MPAA chief still wants action on piracy

Other supporters of SOPA and PIPA were less positive about the decision to delay the legislation; PIPA had been scheduled for a cloture vote in the Senate on Tuesday. Both bills now appear to lack the support needed to pass Congress as currently written.

“I understand and respect Majority Leader [Harry] Reid’s [D-Nev.] decision to seek consent to vitiate cloture on the motion to proceed to the Protect IP Act," said Senate Judiciary chairman Patrick LeahyPatrick Joseph LeahyOvernight Regulation: Massachusetts AG sues Equifax | Trump weighs easing rules on gun exports | EPA nominee to fight worker safety rule in court Trump to ease rules on gun exports: report Overnight Defense: Senate passes 0B defense bill | 3,000 US troops heading to Afghanistan | Two more Navy officials fired over ship collisions MORE (D-Vt.).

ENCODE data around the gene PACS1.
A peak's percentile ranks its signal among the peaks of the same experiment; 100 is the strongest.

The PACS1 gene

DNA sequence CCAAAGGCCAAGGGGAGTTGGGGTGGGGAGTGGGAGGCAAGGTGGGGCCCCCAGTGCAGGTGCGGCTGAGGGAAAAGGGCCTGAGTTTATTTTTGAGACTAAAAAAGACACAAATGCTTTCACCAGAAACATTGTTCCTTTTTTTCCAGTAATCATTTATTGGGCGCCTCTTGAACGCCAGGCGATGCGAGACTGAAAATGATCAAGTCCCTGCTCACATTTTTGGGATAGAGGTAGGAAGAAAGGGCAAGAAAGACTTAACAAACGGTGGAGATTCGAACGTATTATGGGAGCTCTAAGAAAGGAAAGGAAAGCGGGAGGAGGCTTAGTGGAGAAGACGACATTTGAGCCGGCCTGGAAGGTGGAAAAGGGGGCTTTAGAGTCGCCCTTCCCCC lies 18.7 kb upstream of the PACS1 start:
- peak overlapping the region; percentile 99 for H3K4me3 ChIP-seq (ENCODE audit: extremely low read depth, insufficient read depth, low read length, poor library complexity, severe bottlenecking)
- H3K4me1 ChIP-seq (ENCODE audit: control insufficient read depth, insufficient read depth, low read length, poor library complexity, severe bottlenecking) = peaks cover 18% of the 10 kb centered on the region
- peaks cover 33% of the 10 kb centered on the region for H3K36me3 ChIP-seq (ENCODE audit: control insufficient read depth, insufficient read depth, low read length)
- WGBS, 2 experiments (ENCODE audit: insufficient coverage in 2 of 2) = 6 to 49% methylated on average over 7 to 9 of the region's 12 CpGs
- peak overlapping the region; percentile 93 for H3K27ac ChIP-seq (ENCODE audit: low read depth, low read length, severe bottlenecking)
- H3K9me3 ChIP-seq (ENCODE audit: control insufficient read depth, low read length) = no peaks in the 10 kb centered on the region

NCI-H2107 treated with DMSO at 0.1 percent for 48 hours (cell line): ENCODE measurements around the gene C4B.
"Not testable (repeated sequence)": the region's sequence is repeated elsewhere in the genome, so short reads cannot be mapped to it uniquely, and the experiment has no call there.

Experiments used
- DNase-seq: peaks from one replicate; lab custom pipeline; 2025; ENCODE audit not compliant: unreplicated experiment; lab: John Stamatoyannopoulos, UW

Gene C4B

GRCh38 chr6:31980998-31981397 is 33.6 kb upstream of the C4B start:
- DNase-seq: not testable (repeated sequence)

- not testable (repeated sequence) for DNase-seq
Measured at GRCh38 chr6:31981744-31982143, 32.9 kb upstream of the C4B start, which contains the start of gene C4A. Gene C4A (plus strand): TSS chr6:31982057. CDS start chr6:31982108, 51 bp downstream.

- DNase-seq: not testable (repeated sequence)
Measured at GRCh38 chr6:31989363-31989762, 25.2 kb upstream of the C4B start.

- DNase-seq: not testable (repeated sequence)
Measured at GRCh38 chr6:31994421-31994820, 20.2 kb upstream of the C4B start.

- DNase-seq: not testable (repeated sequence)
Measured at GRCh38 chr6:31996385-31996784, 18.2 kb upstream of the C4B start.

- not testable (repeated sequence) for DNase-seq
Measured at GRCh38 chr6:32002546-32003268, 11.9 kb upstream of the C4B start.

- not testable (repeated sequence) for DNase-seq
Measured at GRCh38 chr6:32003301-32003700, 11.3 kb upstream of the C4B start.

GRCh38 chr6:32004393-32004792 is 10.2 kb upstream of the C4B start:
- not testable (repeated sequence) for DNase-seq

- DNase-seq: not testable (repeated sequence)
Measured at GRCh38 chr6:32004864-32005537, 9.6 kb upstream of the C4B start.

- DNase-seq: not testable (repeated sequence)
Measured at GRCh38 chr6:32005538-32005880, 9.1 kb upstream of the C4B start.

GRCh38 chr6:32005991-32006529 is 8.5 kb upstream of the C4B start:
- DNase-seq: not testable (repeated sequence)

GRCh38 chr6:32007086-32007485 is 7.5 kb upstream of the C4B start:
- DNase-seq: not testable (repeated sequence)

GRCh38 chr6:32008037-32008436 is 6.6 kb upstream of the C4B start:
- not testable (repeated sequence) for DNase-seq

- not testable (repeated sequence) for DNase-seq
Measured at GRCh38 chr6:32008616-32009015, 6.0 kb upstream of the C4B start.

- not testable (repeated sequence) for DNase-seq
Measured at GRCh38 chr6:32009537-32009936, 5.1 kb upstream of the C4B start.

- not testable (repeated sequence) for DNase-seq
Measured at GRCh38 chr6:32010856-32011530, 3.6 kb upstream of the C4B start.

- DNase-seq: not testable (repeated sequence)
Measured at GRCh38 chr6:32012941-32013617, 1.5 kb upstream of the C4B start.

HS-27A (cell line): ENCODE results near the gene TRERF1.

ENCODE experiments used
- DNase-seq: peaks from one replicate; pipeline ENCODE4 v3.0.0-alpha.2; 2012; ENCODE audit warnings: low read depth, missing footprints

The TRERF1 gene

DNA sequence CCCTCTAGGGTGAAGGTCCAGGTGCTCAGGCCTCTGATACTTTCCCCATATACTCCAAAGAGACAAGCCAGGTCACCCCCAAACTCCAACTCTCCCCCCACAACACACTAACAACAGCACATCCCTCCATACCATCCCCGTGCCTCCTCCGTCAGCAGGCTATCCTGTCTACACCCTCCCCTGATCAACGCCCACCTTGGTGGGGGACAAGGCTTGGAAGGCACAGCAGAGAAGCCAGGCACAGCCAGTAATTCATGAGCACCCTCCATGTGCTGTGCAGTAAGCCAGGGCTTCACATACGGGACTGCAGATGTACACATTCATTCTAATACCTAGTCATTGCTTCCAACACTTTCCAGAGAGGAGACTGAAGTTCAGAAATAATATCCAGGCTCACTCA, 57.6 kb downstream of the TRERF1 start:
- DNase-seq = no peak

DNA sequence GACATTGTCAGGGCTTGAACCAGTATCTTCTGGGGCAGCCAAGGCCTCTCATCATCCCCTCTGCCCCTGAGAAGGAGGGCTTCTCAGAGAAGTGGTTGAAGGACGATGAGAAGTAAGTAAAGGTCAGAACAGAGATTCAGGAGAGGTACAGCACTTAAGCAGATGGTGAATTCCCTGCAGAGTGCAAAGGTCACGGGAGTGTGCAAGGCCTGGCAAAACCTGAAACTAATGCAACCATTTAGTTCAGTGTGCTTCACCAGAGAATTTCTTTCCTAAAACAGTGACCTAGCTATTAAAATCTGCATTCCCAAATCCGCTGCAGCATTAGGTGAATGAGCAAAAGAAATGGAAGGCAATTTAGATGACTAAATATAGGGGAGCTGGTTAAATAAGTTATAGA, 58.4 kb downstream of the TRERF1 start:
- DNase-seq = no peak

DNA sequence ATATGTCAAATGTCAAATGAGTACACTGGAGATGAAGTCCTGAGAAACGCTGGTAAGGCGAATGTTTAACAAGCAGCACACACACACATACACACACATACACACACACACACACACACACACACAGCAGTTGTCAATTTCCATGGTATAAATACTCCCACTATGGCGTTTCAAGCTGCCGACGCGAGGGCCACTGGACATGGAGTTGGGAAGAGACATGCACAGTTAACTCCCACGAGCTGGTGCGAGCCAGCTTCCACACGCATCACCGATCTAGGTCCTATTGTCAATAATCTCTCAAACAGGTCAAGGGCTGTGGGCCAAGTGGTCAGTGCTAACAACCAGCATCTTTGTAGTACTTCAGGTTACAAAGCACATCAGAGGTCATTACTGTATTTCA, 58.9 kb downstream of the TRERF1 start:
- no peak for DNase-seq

"But the day will come when the senators who forced this move will look back and realize they made a knee-jerk reaction to a monumental problem."

Privacy advocates and tech industry groups cheered the announcement, which was the culmination of a weeks-long campaign waged against the bill online.

"Sen. Reid made the right decision in postponing next week's vote on PIPA. It's time for a hard reset on this issue. We need a thoughtful and substantive process that includes all Internet stakeholders," Center for Democracy and Technology president Leslie Harris said.

“Those who value and appreciate the Internet can breathe a little easier today," Computer and Communications Industry Association president Ed Black said. “Millions of Internet users let it be known that their rights and use of the Internet should not be easily tampered with, and Congress has wisely signaled it has heard their concerns.